All we have to do is gradually continue along these lines. That's it. There's nothing scary about it, and adopting it would not be an irreversible step. Best of all, there would be no need for a civil war. We don't have to wait for the U.S. federal government to collapse in an orgy of insolvency, hyperinflation, incompetence, and martial law. We would keep the Bill of Rights and the rest of the Constitution. In fact, easing toward anarchy might well be the best way to preserve these features that we all love.
The other beauty of fluffy bunnyarchy is its inherent fairness. Currently in America, people who pay no taxes can vote to raise the taxes of those who do. The lowest-earning 50% of taxpayers pay only 2.4% of federal income taxes. The lowest 20% gets $8.13 in benefits for every $1 tax it pays. A safety net is all very nice, but when one group can force another to pay for more and more of their needs and wants it is nothing less than slavery.
We abolished slavery over 150 years ago. But it's back. Using the government to force others to give their resources to you is slavery. And it's being done by our government in the name of democracy. In an anarchy, government slavery would be eliminated because government is replaced, as Peter T. Leeson wrote, not with nothingness, but with self-government—which is what we were supposed to have from the start.
As the federal government begins to return to the size that our Founding Fathers had planned it to be, the individual states could, if they chose, change their status to become partially or completely independent. As Rothbard, Hans-Hermann Hoppe and many others have argued, secession is an inherent right of free people. If we are kept together by force, we are prisoners who have no choice in selecting how we are governed, and we forfeit the right to call ourselves a free people. Many other countries, such as the UK and Canada, already permit their citizens to choose this by a simple majority vote. If Quebec voted to leave Canada, the other provinces would not be able to keep them in by force, even if they wanted to. There is no reason why America cannot do the same.
The idea is appealing, because self-government means more freedom and more freedom means more wealth. A world full of Hong Kongs, Singapores, Switzerlands and Monacos would be more peaceful and more wealthy than the one we have now. Small countries are far more peaceful than big ones because the economic success of a small city-state is rapidly destroyed by conflict. Unlike today, where we're told to “love it or leave it”—and then effectively prevented from leaving because of the lack of viable alternatives—people could migrate to whichever region suited them best.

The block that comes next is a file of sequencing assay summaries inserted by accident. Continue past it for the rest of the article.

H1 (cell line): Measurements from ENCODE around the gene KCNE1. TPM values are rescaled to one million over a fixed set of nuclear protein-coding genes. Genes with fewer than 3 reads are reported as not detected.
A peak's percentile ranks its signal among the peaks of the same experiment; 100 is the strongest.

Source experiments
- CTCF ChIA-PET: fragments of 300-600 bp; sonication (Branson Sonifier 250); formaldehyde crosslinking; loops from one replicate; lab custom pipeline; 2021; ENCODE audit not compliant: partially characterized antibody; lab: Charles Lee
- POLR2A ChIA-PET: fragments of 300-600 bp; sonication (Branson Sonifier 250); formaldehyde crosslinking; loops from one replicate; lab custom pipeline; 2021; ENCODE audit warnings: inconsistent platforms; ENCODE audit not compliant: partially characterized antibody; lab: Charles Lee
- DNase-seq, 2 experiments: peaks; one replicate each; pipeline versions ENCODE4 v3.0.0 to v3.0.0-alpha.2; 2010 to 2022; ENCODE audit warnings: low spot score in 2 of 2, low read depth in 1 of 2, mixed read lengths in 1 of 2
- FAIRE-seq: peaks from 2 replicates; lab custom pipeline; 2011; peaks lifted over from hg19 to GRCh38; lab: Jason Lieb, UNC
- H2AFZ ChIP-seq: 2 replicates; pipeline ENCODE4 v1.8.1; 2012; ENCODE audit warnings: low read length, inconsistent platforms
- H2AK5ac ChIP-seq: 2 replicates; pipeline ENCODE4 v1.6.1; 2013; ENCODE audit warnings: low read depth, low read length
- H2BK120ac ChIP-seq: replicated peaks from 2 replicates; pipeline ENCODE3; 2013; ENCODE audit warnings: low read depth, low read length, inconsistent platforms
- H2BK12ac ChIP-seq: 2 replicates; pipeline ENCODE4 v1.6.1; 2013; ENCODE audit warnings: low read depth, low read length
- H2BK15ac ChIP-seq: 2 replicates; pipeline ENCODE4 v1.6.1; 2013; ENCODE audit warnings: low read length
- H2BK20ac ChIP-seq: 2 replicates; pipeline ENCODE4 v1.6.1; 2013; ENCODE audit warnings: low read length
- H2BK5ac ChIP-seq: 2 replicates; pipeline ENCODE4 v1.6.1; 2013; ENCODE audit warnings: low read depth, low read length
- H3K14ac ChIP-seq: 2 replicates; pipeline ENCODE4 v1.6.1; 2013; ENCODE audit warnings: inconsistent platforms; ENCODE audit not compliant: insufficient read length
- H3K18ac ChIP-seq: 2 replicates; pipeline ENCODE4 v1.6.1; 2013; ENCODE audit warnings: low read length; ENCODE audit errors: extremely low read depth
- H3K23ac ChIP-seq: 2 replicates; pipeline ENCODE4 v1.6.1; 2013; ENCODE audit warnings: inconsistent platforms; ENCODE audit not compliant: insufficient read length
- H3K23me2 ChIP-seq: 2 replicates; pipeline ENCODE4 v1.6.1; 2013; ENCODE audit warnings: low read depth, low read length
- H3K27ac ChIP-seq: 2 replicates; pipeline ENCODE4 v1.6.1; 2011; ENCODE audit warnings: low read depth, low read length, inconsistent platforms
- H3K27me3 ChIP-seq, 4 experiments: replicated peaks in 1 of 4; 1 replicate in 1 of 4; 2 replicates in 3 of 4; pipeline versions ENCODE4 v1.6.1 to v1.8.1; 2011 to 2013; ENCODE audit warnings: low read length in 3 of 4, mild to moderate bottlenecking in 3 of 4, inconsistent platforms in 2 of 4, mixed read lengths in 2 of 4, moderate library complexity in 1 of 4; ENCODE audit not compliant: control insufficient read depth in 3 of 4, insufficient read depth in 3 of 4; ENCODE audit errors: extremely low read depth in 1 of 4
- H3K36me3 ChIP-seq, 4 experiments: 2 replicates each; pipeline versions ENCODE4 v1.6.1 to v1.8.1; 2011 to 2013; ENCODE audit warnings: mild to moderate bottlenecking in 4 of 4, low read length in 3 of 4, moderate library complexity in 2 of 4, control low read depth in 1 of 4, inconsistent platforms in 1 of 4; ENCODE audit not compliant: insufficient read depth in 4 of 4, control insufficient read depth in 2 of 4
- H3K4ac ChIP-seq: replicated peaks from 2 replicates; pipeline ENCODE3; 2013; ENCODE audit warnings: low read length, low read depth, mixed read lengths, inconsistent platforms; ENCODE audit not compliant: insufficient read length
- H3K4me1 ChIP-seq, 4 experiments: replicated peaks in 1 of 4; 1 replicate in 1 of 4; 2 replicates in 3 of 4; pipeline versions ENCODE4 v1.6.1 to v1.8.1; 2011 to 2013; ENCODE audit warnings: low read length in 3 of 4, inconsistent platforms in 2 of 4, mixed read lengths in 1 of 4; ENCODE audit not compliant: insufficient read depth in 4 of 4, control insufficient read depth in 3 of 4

Instead of being run by gigantic, uncaring monopolies, countries would have to compete for citizens. If people wanted to live under cradle-to-grave socialism, they could do so. People who wanted to be free could split off from those who didn't, and live in freedom. We know from our experience with capitalism that competition breeds progress, efficiency, and wealth. So America would once again begin to evolve, and all the evils of government—oppression, inefficiency, gulags, and tyranny—would become things of the past. It would be a utopia of life in absolute liberty.
Or would it? Let's look at some challenging scenarios.
1. Corporate crime
Suppose one company decided to do murder any of its customers who complain. Or suppose the board of one company decided to massacre every board member of some other company. If you've ever been at a board meeting, you know that this scenario is not at all far-fetched. In a capitalist anarchy, isn't it true that the only way justice could be done would be for some entity to force it to turn over its records, open its doors, and submit its management staff to arrest? This entity would need supreme authority over all others.
Without such an entity, the thinking goes, the only way to penalize such a company is to boycott it. Few would consider “downturn in profit expectations next quarter” to be an adequate punishment for mass murder. Any organization powerful enough to enforce its laws and values and stand in judgement over everyone else would be, in fact, a government. So this raises the question: is justice possible under anarchy?
Another problem arises concerning mistreatment of the weak. In an anarchy, where anyone has the right to refuse police services, who would stop people from abusing their children or their grandparents? Who would stop people from kidnapping each other? What about the poor? Isn't some central authority needed in cases where some individual has declined to purchase justice services?
3. The problem of the commons
Rothbard himself identified some other objections against this system. The “tragedy of the commons,” as it's called, where individuals find it expedient to strip mine the national parks and dump old couches at the side of the road, is one. Another is the problem of free-riders, who accept the benefits of other people paying for roads and police services, but never pay for them. Rothbard and his followers have addressed many of these with varying degrees of convincingness.
4. Foreign invasion
Conservatives will point out that without a strong central government we would be vulnerable to foreign invaders. Wouldn't we be unable to influence world affairs by using military deterrence and force as we do now?
Finally, there is the question of whether an anarchical system is stable. Wouldn't the system face constant pressure from statists trying to build a world government, military forces trying to impose a military dictatorship, religious groups trying to create a theocracy, royalists trying to appoint a king and queen, and cultists trying to appoint an alien from outer space as their supreme leader?
These objections have generally been glossed over. But they are important and what's more, they're easily addressed.
In an anarchy, a solution would have to form spontaneously, since there would be no central authority to impose solutions on people. Trade associations, for example, might be formed, and they could give ratings to different companies, which might affect their profitability. But they would be ineffectual, because they would lack coercive power. In the real world, the only way to get somebody to do something is to have the power to force them to do it.